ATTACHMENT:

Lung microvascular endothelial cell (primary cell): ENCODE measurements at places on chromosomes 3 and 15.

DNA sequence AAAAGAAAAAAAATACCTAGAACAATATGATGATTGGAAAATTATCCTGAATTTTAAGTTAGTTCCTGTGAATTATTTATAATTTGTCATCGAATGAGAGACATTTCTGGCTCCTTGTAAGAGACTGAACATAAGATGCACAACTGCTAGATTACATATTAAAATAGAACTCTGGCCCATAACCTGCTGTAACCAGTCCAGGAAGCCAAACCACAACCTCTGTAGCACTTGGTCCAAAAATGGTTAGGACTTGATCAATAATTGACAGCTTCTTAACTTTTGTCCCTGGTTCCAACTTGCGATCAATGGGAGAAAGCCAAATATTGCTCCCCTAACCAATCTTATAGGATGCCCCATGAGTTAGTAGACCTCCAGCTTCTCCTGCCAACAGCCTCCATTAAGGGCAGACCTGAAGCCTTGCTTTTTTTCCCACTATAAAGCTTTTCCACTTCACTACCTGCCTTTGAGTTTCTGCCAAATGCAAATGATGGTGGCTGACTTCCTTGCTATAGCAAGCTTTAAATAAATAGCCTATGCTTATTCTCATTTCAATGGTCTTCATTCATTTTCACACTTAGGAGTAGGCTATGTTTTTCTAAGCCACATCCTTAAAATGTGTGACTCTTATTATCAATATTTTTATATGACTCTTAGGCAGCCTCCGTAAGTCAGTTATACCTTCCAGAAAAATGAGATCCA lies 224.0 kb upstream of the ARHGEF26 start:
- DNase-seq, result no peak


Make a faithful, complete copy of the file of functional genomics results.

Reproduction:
Lung microvascular endothelial cell (primary cell): ENCODE measurements at places on chromosomes 3 and 15.

DNA sequence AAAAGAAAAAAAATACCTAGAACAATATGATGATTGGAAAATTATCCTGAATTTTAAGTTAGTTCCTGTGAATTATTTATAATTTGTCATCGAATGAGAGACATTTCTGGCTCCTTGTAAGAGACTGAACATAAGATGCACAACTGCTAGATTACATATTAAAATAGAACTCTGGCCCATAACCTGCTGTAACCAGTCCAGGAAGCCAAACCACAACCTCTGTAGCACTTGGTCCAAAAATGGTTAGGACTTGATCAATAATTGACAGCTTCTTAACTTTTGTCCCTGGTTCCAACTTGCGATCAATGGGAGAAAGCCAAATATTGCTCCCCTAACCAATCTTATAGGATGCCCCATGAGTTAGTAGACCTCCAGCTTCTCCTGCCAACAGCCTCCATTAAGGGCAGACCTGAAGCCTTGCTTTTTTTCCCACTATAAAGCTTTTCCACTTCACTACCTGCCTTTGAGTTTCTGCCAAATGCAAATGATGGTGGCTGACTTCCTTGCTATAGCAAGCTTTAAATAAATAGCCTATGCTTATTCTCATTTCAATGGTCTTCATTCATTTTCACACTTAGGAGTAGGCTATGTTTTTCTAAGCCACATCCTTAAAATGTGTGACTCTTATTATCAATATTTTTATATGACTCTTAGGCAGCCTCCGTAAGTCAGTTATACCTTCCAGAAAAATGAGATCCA lies 224.0 kb upstream of the ARHGEF26 start:
- DNase-seq, result no peak